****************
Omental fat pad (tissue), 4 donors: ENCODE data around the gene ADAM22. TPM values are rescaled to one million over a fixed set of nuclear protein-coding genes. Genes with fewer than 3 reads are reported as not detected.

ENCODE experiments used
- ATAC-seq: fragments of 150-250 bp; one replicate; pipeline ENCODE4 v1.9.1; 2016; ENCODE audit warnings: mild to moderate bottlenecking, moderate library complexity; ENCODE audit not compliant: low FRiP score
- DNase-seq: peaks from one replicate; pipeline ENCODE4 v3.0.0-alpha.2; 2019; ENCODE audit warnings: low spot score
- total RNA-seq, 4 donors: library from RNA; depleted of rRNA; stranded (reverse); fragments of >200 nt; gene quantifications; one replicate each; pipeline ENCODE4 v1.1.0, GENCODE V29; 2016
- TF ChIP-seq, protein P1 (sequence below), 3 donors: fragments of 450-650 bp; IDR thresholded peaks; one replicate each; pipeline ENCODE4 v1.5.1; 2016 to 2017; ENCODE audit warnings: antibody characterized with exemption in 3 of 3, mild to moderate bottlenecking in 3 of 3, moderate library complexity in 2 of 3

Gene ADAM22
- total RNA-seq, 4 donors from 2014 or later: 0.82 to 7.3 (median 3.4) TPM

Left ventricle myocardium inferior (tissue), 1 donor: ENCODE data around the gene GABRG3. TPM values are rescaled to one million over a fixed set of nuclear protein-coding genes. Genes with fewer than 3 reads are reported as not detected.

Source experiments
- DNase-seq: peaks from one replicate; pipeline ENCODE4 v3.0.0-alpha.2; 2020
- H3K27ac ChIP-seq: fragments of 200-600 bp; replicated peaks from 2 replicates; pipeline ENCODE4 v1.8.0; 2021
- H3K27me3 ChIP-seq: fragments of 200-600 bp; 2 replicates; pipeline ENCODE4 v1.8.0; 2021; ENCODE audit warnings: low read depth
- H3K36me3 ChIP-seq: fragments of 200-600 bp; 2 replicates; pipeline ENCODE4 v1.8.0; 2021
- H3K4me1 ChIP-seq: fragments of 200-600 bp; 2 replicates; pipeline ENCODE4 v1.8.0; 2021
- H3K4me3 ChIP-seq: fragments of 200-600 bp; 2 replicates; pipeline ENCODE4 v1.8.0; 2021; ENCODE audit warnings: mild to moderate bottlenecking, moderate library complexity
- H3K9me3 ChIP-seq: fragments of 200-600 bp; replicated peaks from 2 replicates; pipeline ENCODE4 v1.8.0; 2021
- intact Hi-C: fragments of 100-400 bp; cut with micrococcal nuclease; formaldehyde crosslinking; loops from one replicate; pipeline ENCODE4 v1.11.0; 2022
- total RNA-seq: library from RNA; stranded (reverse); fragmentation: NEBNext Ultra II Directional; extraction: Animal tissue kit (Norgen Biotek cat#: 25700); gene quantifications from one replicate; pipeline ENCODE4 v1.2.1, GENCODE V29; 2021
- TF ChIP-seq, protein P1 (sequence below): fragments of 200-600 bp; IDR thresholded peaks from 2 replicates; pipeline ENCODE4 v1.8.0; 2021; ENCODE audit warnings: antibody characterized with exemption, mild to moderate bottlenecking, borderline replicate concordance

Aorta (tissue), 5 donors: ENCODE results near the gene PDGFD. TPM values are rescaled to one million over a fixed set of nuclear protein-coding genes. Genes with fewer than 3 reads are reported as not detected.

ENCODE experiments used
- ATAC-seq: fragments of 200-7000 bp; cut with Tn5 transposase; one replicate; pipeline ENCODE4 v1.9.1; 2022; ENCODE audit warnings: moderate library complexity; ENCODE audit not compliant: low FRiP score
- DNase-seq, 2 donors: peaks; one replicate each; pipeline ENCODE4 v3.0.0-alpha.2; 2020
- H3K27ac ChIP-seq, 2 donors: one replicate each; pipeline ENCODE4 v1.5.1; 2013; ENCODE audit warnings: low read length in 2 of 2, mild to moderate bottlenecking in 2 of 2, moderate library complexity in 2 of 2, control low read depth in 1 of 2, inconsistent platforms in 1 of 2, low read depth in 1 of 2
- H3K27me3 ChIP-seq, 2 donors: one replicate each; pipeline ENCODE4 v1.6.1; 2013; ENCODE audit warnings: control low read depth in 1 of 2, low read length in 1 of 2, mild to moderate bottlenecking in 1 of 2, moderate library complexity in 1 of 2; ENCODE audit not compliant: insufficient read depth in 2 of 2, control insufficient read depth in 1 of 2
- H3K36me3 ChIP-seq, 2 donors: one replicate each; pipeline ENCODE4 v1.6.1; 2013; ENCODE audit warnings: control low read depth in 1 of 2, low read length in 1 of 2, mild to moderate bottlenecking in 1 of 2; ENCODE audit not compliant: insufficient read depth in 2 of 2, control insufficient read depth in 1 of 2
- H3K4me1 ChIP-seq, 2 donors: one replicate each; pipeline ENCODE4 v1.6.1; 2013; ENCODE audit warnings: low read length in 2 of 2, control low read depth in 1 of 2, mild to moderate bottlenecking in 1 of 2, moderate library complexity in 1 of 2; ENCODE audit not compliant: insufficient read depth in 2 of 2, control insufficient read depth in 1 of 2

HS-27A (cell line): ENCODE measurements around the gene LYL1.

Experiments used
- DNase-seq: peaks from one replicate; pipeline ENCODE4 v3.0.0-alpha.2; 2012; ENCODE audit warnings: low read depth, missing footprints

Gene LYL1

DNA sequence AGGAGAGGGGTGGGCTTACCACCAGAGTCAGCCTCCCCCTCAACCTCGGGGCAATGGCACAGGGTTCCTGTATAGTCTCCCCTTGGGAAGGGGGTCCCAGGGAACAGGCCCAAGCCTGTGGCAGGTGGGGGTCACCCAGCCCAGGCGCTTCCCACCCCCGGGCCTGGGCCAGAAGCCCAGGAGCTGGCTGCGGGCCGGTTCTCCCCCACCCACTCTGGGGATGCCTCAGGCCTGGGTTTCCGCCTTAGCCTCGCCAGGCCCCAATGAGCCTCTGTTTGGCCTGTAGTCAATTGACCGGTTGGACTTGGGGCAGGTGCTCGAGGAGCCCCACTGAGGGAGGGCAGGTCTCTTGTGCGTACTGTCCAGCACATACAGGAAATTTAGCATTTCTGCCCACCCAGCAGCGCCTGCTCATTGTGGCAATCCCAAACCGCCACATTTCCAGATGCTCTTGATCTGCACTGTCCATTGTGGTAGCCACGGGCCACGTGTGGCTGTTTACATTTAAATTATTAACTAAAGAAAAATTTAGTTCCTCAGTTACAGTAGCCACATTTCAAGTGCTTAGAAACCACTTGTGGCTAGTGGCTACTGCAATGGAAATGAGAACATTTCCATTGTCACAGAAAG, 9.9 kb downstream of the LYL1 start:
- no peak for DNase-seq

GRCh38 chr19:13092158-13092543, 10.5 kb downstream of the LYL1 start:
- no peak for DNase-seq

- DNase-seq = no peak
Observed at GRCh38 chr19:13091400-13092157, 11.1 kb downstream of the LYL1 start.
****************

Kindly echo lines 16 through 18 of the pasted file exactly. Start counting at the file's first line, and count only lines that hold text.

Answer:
- H3K4me3 ChIP-seq: fragments of 200-600 bp; 2 replicates; pipeline ENCODE4 v1.8.0; 2021; ENCODE audit warnings: mild to moderate bottlenecking, moderate library complexity
- H3K9me3 ChIP-seq: fragments of 200-600 bp; replicated peaks from 2 replicates; pipeline ENCODE4 v1.8.0; 2021
- intact Hi-C: fragments of 100-400 bp; cut with micrococcal nuclease; formaldehyde crosslinking; loops from one replicate; pipeline ENCODE4 v1.11.0; 2022